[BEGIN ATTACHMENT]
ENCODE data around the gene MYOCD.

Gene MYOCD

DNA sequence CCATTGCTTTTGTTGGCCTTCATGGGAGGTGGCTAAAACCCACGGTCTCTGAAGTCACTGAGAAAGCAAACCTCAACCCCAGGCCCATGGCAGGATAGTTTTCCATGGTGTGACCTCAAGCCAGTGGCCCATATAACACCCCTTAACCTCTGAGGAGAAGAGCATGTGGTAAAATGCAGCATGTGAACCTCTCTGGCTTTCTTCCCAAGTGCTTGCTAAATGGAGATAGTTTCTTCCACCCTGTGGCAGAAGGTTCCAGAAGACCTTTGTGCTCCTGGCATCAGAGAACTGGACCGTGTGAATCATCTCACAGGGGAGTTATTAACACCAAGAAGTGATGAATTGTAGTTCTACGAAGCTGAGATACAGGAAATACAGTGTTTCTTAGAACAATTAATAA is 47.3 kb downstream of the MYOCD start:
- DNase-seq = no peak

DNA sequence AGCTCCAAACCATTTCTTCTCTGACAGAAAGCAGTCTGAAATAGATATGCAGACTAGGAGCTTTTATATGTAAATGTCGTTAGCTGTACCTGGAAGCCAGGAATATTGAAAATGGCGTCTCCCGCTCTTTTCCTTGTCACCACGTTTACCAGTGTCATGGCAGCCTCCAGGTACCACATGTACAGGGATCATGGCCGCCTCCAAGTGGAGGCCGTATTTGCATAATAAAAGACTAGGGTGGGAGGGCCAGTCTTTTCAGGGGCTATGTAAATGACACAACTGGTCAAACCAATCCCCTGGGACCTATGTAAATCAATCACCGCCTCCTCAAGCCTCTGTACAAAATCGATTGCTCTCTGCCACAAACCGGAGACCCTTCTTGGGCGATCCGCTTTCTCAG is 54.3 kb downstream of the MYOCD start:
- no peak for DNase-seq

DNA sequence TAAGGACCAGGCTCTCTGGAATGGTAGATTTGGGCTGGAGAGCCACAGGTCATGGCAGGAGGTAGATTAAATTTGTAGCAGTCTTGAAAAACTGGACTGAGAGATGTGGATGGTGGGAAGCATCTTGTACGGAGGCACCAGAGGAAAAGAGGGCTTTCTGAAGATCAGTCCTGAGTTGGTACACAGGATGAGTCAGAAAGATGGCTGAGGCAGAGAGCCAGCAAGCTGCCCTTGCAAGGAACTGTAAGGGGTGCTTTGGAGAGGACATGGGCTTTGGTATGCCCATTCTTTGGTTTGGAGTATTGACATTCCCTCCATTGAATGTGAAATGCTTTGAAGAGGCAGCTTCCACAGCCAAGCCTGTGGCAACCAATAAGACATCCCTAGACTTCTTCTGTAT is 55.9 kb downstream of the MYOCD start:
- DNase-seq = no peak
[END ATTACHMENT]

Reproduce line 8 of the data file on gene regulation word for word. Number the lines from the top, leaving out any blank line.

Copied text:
- DNase-seq = no peak